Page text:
Do not open the door for a rootkit

A rootkit is a tool to assist in the break-ins to computer systems. It hides the malicious files and processes that allow to maintain control over the system. Historically, rootkits were packets (ang. Kit) containing modified key system binaries of Unix systems (inetd, sshd, ps) and replacing the original binaries just after the break-in. Modified binaries contained the original code with the rootkit modifications. It did not show certain processes or enabled root login for giving special password. The rootkit infects the kernel and removes hidden programs from the process list and files returned to the programs. They can for example hide themselves and Trojan horses from the administrator and antivirus software. Hiding is done mostly by the acquisition of selected operating system, serving for example. List of processes or files in a directory generated by the original code is censored by these functions, so names hidden by the rootkit were not visible in the results. There are rootkits for various operating systems, including Microsoft Windows, Solaris, Mac OS X and FreeBSD. Rootkits can operate in user mode (usermode) or operating system mode (kernel-mode). Rootkit can get to your computer with the application that is actually a Trojan.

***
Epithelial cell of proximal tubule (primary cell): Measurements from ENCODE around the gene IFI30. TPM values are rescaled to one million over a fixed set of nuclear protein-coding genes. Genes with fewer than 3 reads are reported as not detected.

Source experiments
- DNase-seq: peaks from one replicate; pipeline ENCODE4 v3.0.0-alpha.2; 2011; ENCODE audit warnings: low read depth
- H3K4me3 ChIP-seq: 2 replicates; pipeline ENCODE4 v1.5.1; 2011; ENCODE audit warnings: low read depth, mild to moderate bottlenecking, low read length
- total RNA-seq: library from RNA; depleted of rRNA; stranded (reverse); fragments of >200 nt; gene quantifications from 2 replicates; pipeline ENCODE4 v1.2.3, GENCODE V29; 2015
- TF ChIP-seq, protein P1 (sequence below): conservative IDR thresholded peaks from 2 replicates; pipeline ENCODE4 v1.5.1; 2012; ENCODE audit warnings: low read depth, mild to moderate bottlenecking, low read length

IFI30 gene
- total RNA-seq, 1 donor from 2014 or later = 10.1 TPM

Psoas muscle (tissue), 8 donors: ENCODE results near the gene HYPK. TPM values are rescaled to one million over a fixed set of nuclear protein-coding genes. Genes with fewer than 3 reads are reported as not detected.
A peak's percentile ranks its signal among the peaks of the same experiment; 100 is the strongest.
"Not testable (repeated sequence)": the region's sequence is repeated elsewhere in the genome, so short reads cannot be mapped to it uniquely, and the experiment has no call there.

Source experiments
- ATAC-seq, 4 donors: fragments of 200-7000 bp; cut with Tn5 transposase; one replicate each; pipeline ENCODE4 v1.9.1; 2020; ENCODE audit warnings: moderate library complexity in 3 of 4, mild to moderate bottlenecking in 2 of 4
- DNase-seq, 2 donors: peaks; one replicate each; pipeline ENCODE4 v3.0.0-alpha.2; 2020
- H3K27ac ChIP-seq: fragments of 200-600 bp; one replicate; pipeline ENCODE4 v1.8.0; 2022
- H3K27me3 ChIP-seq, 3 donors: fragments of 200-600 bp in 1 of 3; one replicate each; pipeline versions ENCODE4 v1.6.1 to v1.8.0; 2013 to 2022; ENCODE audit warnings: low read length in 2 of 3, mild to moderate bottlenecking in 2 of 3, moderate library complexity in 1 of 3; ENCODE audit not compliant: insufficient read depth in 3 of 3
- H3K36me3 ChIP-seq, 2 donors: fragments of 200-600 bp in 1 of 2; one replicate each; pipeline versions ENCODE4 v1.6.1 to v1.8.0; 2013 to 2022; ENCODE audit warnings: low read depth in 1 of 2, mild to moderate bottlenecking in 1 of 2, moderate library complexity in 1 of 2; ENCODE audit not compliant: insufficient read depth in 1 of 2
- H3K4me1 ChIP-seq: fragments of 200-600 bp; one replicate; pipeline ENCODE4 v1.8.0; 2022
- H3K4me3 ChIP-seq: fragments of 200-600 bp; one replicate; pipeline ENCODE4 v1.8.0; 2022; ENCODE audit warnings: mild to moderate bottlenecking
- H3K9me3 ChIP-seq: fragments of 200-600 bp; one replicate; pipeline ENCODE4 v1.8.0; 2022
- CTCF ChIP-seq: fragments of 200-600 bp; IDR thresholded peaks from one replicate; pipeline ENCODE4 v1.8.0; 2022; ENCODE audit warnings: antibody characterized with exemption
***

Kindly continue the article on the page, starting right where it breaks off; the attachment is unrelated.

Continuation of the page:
Rootkits in the form of binary files are detected by most of antivirus programs, but only until they will be run on your system. Detection of a rootkit on the infected system is extremely difficult. The rootkit is able to control the operation of specialized tools for the detection and deceive them so as to falsely inform the user that the system is clean. Such techniques were applied, inter alia, in commercial version Antidetection Hacker Defender to early 2006, when the project was closed. The most common used root detection technique is  cross-comparisons (ang. Cross-checking), wherein we compare the list of files in the directory returned by the API of the operating system and read directly from the file system. Similarly, Windows register can be verified (the result of the API, and directly from the log file). In healthy system, this two results should be identical. Records which are on the second list and are not returned by the API are likely hidden by the rootkit.

Do you like this article? Please share on Facebook or back to Knowledge Base index